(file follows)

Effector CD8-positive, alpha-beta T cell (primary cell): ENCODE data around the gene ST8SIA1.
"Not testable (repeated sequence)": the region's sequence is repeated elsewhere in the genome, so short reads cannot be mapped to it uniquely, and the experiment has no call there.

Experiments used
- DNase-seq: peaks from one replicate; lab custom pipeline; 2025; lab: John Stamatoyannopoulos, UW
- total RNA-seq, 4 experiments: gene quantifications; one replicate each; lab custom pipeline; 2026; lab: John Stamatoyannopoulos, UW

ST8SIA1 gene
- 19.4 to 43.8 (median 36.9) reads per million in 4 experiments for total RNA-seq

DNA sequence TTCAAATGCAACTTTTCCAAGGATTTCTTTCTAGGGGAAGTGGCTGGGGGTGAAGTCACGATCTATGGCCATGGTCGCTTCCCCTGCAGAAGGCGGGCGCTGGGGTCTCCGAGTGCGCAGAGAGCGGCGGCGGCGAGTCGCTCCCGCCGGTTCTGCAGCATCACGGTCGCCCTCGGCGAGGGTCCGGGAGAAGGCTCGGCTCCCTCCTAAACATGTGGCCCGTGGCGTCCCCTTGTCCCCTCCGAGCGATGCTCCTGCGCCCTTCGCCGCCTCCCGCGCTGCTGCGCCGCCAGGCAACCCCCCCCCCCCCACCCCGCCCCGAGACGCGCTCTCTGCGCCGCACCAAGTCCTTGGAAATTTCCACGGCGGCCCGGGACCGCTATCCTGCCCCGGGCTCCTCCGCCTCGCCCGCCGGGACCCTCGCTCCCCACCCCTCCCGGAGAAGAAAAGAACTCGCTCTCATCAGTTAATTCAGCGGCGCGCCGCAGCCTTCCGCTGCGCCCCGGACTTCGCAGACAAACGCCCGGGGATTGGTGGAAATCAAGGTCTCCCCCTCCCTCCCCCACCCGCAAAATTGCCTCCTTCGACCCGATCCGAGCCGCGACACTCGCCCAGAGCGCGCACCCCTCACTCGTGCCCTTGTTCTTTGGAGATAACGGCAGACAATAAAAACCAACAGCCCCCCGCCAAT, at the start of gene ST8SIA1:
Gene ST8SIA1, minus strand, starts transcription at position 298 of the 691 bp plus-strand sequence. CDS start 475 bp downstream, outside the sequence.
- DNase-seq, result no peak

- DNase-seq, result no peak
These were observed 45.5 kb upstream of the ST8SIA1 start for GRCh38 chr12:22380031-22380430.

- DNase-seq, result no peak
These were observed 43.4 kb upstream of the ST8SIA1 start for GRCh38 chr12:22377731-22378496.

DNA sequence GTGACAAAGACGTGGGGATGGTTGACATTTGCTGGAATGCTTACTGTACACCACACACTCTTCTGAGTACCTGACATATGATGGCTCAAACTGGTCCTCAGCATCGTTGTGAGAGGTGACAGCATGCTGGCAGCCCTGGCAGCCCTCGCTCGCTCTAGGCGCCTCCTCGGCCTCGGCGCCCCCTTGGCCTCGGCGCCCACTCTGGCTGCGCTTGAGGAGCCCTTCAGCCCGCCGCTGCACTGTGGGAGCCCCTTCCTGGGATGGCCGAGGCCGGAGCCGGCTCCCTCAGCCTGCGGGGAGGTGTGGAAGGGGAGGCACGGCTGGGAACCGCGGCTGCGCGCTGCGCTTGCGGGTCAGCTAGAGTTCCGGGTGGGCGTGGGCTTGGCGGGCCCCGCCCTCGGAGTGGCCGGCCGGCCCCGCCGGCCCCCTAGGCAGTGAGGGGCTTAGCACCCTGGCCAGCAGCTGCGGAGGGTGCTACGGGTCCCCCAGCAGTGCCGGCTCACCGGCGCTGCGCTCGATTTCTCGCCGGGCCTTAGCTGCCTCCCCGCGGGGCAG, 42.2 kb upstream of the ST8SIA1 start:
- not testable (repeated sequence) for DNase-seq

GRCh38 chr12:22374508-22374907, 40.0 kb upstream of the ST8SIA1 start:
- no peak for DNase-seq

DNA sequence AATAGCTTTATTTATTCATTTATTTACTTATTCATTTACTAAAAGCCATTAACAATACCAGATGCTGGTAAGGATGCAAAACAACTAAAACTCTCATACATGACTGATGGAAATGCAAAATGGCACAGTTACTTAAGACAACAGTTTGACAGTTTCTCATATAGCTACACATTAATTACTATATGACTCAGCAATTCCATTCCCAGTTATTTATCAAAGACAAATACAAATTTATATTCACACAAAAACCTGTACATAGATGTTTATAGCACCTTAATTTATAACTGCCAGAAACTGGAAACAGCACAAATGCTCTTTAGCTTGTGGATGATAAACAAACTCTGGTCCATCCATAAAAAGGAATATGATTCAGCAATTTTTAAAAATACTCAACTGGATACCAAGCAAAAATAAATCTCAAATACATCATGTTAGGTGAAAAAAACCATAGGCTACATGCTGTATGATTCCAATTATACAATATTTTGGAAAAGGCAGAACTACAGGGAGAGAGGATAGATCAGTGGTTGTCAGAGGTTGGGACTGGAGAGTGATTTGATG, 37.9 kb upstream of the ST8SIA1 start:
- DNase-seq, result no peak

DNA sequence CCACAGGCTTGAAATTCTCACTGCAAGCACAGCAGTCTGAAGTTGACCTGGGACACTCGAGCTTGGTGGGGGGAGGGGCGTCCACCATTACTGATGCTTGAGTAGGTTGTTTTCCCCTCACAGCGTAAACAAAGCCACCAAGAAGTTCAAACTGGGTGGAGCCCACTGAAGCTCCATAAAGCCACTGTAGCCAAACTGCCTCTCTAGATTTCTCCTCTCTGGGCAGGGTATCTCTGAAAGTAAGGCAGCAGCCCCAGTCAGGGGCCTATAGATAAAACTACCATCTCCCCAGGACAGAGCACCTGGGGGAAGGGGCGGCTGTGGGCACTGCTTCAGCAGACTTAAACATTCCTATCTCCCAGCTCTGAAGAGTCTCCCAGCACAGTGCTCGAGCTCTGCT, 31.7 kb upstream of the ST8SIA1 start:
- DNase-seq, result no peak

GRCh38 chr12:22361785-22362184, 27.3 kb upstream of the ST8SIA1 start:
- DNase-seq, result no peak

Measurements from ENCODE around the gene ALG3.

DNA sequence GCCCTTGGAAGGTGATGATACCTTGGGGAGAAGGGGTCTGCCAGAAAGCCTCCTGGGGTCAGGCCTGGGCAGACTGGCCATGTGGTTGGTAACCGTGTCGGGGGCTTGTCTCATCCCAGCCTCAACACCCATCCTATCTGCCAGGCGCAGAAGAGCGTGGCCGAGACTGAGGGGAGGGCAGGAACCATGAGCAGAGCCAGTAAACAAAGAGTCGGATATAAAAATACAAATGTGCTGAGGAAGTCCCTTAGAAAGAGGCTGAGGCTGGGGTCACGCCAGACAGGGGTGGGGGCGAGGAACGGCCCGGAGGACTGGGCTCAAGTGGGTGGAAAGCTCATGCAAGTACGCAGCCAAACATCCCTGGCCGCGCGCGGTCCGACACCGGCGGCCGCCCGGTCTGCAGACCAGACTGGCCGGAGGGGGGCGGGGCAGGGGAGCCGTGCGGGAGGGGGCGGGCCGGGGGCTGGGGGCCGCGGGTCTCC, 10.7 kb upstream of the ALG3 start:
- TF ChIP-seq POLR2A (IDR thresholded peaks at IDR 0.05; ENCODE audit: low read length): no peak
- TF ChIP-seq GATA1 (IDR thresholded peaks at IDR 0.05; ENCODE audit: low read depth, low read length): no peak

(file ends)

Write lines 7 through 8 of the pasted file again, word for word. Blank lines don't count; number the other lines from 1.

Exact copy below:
- 19.4 to 43.8 (median 36.9) reads per million in 4 experiments for total RNA-seq

DNA sequence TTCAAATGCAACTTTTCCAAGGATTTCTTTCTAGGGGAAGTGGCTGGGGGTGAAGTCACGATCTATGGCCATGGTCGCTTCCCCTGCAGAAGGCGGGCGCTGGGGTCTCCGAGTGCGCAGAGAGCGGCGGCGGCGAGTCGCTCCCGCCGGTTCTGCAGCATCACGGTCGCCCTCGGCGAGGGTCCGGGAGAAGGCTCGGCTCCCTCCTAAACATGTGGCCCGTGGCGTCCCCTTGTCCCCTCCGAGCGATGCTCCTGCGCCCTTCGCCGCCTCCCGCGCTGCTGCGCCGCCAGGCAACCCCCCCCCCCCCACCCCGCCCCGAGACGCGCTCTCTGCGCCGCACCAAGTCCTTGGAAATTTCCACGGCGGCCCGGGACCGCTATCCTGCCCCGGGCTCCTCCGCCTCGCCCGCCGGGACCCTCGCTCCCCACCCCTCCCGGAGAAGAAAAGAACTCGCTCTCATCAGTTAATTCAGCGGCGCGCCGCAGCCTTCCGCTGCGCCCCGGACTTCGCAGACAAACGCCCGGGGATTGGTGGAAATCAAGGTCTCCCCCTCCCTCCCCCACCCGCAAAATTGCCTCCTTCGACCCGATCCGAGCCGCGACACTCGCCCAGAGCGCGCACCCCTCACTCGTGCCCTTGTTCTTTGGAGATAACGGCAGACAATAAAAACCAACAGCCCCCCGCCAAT, at the start of gene ST8SIA1: